Book Review: The Art of Vintage Cocktails

Disclosure: This is an honest review written by us based on our experience using this book to make cocktails. Although we were not compensated to write this review, this post contains affiliate links. See our disclosure policy here.

About The Book

The Art of Vintage Cocktails, written by Stephanie Rosenbaum and illustrated by Danielle Kroll, is a 115-page recipe book that’s filled with 49 classic cocktails from different eras. Unlike most modern recipe books, each of its recipes calls for the vintage proportions that were most likely used during the time periods in which they were invented. In the author’s words, she chose this approach to “take you back to a more stylish era, when gentlemen wore hats, ladies wore Arpège, and it was always five o’clock somewhere.”

The recipes included in this book are also divided into categories by time period—the Gilded Age, Roaring Twenties and Prohibition, and Post-Prohibition to Mid-Century Modern—so you get to taste a wide variety of cocktails from the last century.

 49 classic cocktail recipes with ingredient lists, methods, and brief descriptions of or stories about each cocktail
 Artistic illustrations inspired by each cocktail recipe
 Descriptions of the era-inspired categories of cocktails
 An introduction from the author
 A list of recommended equipment and ingredients with descriptions of each
 An illustrated glassware guide
 A table of contents that includes each cocktail’s name listed alphabetically under the three era categories
 An index with cocktail names and ingredients for easy navigating

What We Liked

1. Accessibility of Ingredients: The majority of the ingredients used in the recipes are common and available at most liquor stores, which is not the case for many of the other cocktail recipe books we own. That means you won’t have to buy obscure ingredients that you’ll only use once or twice and then never again.

2. Classic Recipes: We started our cocktail adventure with this book, and we’re both glad we did because it exposed us to lots of classics neither of us had tried before delving into the more complicated modern recipes. This also gave us a good base for the tastes of each spirit, which was helpful for Kendall because up until July 2020 she exclusively drank vodka and tequila cocktails.

3. Palatability of Recipes: The majority of the cocktail recipes included in this book are palatable, basic, and inoffensive, which is great news for those with undeveloped palates who typically steer away from more bitter cocktails.

4. Descriptions: Most of the recipes included short descriptions of the cocktail’s origin, stories about why the name was selected, or fun facts about ingredients. We both enjoyed learning about each cocktail’s background and found this to be especially helpful when playing cocktail trivia games.

5. Illustrations: We both liked the colorful, creative illustrations included in this book, Kendall especially because they were done by one of her favorite illustrators Danielle Kroll. Thanks to her creative background, Kendall has a habit of buying books in all genres just because they’re beautifully designed. That was originally why she purchased this one several years ago.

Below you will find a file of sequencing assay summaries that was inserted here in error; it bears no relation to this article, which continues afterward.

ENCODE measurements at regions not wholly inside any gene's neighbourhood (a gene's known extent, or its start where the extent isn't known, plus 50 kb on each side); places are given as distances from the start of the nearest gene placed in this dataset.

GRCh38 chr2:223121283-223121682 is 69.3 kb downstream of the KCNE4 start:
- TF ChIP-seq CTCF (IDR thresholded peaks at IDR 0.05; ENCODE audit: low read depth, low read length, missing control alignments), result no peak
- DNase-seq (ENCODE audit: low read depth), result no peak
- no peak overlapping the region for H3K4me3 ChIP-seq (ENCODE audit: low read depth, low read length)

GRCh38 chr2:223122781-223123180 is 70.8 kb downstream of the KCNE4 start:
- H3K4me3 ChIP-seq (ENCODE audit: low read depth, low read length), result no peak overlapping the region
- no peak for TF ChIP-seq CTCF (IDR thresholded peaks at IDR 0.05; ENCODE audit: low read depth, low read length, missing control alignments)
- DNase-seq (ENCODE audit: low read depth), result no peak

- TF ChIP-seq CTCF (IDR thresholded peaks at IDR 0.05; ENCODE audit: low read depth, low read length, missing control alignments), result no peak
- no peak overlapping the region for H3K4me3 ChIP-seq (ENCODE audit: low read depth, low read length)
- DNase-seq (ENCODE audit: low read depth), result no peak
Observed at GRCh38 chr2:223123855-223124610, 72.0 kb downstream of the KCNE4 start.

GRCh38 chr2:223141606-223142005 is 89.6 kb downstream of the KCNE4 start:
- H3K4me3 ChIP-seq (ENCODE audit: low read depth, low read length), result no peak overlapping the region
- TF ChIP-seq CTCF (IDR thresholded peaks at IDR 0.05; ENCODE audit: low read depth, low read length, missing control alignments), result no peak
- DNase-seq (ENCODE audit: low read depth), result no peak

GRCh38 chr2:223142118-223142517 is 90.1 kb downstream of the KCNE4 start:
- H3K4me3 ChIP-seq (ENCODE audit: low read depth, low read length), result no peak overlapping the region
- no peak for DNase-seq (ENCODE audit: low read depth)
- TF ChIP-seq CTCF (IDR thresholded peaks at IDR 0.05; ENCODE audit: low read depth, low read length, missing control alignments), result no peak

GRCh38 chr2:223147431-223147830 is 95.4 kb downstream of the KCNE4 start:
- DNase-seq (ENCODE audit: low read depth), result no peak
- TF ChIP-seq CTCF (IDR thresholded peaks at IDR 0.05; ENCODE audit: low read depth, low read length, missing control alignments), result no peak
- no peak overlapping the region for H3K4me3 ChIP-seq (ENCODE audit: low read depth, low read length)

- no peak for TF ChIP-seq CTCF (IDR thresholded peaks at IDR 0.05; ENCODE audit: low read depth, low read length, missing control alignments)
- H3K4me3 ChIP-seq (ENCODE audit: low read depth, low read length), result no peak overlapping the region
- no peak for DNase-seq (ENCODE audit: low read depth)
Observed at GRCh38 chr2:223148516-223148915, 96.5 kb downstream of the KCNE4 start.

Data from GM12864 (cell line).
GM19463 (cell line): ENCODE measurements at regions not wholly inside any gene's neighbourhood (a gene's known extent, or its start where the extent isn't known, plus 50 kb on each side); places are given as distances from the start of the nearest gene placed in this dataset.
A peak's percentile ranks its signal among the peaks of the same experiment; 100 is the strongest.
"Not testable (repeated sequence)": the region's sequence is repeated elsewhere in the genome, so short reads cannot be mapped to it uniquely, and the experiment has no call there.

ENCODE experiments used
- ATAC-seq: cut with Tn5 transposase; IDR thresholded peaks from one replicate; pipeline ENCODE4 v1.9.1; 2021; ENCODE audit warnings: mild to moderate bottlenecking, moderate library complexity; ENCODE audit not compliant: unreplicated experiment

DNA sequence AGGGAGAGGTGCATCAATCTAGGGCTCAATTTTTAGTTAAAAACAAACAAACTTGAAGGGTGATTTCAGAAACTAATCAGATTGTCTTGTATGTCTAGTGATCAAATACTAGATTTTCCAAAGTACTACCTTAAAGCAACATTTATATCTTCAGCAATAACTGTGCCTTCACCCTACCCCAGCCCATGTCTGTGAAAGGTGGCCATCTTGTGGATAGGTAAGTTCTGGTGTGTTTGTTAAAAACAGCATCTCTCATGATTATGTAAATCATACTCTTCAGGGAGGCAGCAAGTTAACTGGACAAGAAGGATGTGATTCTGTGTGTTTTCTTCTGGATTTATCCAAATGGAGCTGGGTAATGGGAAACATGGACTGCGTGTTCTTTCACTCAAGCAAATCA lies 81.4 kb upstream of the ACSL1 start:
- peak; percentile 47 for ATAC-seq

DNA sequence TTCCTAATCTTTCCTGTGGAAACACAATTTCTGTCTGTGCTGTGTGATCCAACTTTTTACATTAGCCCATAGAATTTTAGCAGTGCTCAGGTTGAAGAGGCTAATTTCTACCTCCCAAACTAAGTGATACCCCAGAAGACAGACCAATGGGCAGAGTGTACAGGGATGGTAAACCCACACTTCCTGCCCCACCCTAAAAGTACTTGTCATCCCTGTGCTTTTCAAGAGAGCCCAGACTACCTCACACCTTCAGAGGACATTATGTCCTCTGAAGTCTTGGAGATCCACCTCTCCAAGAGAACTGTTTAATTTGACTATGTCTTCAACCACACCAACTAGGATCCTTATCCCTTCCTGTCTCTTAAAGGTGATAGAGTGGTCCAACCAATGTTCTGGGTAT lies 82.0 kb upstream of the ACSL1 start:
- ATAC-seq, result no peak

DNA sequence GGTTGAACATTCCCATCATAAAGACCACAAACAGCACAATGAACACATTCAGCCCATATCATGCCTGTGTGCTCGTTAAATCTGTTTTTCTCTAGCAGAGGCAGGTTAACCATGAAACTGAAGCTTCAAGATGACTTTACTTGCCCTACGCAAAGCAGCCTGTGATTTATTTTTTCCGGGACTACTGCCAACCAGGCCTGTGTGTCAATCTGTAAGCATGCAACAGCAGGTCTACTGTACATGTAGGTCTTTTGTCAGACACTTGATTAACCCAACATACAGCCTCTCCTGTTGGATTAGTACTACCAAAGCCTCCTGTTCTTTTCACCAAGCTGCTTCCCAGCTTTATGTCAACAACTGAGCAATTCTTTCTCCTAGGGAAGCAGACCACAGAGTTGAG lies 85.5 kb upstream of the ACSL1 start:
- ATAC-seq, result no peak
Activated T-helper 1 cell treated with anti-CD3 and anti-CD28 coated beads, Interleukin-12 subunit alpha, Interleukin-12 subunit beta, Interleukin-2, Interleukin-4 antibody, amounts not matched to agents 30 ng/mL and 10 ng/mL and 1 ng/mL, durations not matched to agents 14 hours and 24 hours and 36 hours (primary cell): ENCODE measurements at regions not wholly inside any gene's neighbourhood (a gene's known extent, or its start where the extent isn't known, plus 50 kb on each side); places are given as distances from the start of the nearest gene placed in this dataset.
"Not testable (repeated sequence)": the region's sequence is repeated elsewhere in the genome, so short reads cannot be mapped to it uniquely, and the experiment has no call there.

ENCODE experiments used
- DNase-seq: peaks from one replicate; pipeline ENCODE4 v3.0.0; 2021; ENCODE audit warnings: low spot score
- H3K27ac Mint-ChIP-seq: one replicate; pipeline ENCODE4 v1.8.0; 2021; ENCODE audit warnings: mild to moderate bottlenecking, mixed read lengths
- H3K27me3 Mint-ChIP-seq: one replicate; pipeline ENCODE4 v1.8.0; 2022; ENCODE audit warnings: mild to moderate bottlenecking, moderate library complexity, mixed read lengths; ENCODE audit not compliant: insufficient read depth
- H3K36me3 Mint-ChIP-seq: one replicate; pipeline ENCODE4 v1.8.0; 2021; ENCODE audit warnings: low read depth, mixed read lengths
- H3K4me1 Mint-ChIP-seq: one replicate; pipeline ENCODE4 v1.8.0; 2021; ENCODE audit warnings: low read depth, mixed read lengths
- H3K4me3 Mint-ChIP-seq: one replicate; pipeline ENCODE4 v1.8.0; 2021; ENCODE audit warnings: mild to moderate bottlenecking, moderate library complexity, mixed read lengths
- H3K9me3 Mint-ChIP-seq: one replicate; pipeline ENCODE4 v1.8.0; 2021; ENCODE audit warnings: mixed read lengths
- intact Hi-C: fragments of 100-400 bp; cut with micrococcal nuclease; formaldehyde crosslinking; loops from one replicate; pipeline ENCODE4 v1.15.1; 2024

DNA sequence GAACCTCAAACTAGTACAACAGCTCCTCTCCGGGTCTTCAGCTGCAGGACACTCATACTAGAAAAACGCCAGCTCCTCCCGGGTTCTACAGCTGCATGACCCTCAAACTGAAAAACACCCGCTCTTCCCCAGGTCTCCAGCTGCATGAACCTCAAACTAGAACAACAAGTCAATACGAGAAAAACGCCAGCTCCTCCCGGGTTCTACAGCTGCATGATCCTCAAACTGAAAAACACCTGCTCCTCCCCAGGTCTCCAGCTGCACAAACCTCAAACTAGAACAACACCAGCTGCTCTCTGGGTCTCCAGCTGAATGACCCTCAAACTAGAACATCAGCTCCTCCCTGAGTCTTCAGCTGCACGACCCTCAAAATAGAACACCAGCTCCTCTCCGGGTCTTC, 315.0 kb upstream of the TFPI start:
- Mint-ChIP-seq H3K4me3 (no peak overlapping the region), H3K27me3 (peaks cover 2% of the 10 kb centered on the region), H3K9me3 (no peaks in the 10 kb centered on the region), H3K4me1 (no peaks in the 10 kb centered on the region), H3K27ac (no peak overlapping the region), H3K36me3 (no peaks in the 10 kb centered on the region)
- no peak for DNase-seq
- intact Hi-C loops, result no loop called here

6. Organization of Recipes: The recipes are organized alphabetically and by era, so the drinks were easy to find when we wanted to reference them again. There’s also a handy index at the back to help you find specific ingredients and the cocktails that use them.

What We Disliked

1. Ingredient Proportions: Our biggest qualms with this book were the ingredient proportions. We knew going into using these recipes that they were vintage, so we often tried the book’s version but would want to change the ratios so they were more modern and higher proof. That meant we ended up making drinks we didn’t really love to begin with a couple of times, but again, trying the vintage recipes is the point of this book, so we appreciated the chance to do so at least once.

2. No Photography: The only downside of a book like this one that uses illustrations instead of photography is that it makes it hard to know if your cocktail looks correct. We often found ourselves googling the drink before we photographed it to ensure accuracy.

3. Vesper Ingredients: We weren’t sure why, but the recipe listed for the Vesper Martini was not the same as the one Ian Fleming included in his book. Alex is a huge James Bond fan, so that was a big no-no for him, and he insisted we use the correct proportions when making it.

Who Should Buy This Book

In our opinion, The Art of Vintage Cocktails by Stephanie Rosenbaum is best for readers who:
 Don’t frequently make cocktails and know very little about their ingredients
 Are interested in trying the original proportions used in vintage cocktail recipes
 Want to learn more about the origins of classic cocktail recipes and the different eras
 Would like a lovely new cocktail book for their coffee table

This book is a wonderfully curated and informative collection of classic cocktail recipes that features beautiful illustrations and neat historical facts, but if you have a fairly developed palate, you shouldn’t buy it expecting to try new drinks. Kendall, the one of us who originally knew nothing about cocktails and has a more underdeveloped palate, loved this book, and Alex, the other who’s been making fairly complicated cocktail recipes for years and has a more developed palate, felt lukewarm about it.

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